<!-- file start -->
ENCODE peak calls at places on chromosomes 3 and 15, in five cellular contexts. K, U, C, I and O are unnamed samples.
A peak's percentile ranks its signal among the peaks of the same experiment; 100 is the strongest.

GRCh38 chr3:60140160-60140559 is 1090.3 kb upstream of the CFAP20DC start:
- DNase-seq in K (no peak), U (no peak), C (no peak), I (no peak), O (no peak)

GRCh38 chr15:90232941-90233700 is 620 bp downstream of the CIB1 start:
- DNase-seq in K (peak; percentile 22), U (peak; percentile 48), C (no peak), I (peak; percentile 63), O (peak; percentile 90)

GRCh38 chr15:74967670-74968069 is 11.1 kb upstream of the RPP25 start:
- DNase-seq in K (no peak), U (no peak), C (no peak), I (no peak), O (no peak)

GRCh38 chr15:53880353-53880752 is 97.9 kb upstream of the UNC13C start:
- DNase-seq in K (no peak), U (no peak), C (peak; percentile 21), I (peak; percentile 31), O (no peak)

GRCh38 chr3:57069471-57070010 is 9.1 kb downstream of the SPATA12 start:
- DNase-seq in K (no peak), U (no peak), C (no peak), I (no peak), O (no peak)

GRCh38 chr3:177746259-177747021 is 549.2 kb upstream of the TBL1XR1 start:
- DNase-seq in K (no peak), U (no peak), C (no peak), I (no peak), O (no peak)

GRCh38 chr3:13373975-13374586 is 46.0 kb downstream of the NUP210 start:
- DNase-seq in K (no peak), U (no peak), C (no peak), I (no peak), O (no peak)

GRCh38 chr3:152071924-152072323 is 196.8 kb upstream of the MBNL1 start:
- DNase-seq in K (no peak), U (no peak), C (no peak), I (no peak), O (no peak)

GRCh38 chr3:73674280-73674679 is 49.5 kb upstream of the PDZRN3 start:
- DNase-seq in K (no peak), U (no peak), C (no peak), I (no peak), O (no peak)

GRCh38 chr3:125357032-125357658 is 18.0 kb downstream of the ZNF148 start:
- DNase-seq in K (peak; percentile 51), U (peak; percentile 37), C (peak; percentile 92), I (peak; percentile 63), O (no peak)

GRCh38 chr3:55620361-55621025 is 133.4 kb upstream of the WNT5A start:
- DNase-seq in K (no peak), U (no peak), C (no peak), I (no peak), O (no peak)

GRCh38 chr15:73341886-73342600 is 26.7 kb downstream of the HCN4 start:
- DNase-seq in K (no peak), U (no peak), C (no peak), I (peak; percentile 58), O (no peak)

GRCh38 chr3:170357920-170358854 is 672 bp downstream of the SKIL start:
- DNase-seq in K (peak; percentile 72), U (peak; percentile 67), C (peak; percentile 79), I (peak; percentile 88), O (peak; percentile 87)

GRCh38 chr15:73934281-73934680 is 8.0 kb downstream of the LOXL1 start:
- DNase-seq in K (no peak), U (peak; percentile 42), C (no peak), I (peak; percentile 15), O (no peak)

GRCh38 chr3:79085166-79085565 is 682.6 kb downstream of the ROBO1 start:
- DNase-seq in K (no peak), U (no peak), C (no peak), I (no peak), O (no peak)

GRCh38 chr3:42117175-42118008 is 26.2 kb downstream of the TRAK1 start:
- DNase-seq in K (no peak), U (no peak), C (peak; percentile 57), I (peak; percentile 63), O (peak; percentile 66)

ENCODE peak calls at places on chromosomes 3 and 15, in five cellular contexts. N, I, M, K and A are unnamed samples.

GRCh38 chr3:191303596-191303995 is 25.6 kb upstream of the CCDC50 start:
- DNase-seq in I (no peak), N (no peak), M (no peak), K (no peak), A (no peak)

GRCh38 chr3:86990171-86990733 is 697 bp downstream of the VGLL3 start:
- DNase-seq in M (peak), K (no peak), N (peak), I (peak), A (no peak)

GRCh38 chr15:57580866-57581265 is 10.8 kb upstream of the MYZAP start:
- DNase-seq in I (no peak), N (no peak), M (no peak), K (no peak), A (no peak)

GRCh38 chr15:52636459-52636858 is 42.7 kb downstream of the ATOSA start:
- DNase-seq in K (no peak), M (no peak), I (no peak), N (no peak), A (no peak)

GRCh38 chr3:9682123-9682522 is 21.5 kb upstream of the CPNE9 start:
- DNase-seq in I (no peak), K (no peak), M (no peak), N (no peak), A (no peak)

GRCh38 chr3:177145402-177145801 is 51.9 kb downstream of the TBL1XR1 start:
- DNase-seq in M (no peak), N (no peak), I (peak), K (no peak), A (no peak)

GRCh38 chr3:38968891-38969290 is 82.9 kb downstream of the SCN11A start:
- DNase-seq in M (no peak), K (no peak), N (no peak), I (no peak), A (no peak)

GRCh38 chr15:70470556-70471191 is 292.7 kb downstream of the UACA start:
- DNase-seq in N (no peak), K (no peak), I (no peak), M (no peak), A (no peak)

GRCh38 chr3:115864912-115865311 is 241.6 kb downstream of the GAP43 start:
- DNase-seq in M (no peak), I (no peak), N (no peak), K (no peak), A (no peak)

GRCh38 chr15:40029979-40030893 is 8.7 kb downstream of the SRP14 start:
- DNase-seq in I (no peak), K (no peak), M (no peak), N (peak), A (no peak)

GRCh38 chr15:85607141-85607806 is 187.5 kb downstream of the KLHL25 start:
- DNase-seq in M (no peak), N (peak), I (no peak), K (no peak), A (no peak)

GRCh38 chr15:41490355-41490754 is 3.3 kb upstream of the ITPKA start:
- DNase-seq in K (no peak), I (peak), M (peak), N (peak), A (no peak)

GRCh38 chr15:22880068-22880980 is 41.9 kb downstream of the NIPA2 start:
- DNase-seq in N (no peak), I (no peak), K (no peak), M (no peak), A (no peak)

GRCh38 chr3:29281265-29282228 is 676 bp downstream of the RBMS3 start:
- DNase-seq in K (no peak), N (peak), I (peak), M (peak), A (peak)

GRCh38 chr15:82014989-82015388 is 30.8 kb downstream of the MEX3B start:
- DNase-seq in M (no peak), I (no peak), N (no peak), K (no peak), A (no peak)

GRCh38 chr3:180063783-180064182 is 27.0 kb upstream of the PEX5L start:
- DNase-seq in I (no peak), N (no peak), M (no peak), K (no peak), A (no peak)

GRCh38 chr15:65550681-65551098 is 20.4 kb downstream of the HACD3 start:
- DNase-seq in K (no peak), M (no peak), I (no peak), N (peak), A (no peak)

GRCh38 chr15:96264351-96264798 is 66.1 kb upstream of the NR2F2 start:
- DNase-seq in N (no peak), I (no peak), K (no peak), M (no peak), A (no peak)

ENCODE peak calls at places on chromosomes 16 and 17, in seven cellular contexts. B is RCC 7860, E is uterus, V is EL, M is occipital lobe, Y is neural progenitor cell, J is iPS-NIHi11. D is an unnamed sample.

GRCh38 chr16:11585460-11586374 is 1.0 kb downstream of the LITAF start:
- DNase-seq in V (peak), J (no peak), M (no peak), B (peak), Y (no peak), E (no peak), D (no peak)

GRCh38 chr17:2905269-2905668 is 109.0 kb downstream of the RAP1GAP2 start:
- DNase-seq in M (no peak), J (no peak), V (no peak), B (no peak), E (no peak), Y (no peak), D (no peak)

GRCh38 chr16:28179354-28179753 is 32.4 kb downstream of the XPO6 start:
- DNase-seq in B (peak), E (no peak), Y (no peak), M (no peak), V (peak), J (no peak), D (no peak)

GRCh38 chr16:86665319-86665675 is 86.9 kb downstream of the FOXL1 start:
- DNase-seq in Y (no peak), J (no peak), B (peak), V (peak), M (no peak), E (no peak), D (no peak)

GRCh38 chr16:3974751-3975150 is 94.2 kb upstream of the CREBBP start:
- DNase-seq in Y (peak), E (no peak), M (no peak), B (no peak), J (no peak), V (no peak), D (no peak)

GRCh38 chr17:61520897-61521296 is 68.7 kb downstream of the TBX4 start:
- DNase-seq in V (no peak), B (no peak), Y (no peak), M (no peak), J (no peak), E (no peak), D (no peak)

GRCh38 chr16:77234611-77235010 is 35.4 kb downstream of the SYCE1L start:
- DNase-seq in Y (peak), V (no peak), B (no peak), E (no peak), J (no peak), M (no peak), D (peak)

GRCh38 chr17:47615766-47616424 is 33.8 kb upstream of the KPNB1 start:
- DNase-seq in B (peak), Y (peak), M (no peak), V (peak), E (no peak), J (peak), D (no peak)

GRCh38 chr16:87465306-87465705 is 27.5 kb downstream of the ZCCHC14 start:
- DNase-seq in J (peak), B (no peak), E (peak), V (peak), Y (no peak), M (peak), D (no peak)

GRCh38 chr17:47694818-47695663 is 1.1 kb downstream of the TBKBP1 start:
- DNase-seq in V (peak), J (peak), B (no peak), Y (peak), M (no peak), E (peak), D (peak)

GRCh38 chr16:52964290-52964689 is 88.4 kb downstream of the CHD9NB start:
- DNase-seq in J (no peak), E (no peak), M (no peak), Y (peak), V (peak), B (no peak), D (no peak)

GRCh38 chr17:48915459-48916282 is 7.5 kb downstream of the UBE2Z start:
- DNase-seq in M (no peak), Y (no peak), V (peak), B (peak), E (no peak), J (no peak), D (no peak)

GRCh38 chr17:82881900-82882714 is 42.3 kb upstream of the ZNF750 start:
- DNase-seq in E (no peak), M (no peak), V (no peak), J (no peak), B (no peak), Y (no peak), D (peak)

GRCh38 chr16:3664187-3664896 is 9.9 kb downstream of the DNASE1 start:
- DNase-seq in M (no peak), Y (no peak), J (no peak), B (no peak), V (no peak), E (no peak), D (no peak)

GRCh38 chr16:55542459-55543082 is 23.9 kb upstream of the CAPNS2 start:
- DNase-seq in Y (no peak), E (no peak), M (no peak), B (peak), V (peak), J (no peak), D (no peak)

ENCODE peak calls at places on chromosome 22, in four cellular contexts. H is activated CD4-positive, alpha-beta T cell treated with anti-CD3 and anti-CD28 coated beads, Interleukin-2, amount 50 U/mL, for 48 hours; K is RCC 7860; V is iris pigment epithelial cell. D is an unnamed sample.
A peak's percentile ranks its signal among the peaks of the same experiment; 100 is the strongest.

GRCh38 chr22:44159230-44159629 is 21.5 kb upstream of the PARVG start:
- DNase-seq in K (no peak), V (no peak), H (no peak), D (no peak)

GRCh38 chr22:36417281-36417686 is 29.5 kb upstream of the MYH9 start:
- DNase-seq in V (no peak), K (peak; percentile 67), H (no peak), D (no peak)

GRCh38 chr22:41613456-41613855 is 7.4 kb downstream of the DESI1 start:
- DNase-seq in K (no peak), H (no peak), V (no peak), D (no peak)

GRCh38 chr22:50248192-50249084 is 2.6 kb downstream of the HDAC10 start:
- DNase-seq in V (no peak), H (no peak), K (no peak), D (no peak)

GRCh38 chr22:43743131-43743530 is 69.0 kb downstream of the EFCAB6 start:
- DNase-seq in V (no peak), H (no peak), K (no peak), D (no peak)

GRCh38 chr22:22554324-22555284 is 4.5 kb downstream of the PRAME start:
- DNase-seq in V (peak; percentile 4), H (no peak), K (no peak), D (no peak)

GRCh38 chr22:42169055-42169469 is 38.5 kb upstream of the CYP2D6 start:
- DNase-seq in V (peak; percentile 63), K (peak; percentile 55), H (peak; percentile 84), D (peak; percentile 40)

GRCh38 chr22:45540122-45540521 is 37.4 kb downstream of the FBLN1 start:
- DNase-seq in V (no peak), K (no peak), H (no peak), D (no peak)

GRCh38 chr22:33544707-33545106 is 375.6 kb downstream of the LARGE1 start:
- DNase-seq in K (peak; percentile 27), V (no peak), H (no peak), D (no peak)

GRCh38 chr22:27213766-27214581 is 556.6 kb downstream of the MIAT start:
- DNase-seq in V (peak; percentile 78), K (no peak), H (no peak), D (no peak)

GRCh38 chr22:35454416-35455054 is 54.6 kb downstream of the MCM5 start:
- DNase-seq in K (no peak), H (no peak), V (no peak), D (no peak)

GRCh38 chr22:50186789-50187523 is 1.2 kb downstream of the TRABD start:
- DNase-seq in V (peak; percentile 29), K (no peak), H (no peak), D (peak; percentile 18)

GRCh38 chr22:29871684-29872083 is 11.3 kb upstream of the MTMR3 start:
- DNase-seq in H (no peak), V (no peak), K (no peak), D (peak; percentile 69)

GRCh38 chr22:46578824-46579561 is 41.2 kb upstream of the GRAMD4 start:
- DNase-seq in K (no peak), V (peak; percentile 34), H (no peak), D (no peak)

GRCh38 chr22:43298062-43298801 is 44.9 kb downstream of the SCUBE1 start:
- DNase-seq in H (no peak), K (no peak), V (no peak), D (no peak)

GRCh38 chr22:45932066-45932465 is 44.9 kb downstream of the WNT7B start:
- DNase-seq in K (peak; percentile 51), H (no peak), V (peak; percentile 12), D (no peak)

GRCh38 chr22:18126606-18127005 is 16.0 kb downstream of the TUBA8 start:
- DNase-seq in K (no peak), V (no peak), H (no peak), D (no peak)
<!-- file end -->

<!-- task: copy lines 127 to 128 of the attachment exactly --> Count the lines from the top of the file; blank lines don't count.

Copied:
GRCh38 chr22:50186789-50187523 is 1.2 kb downstream of the TRABD start:
- DNase-seq in V (peak; percentile 29), K (no peak), H (no peak), D (peak; percentile 18)